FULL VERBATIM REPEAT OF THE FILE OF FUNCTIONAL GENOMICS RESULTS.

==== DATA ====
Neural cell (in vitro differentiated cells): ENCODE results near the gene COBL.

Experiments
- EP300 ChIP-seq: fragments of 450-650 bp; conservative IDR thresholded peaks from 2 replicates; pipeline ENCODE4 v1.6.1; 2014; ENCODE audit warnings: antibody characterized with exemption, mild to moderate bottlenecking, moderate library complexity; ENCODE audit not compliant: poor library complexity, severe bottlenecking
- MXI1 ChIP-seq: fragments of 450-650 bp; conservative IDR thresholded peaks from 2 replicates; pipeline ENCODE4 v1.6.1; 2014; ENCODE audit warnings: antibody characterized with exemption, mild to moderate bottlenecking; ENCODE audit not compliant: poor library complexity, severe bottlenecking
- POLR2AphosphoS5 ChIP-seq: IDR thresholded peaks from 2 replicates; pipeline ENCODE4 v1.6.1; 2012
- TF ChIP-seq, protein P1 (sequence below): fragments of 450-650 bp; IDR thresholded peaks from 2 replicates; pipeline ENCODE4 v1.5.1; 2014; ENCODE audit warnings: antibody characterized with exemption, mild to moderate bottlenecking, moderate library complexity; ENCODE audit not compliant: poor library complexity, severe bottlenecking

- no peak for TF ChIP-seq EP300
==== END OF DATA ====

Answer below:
Neural cell (in vitro differentiated cells): ENCODE results near the gene COBL.

Experiments
- EP300 ChIP-seq: fragments of 450-650 bp; conservative IDR thresholded peaks from 2 replicates; pipeline ENCODE4 v1.6.1; 2014; ENCODE audit warnings: antibody characterized with exemption, mild to moderate bottlenecking, moderate library complexity; ENCODE audit not compliant: poor library complexity, severe bottlenecking
- MXI1 ChIP-seq: fragments of 450-650 bp; conservative IDR thresholded peaks from 2 replicates; pipeline ENCODE4 v1.6.1; 2014; ENCODE audit warnings: antibody characterized with exemption, mild to moderate bottlenecking; ENCODE audit not compliant: poor library complexity, severe bottlenecking
- POLR2AphosphoS5 ChIP-seq: IDR thresholded peaks from 2 replicates; pipeline ENCODE4 v1.6.1; 2012
- TF ChIP-seq, protein P1 (sequence below): fragments of 450-650 bp; IDR thresholded peaks from 2 replicates; pipeline ENCODE4 v1.5.1; 2014; ENCODE audit warnings: antibody characterized with exemption, mild to moderate bottlenecking, moderate library complexity; ENCODE audit not compliant: poor library complexity, severe bottlenecking

- no peak for TF ChIP-seq EP300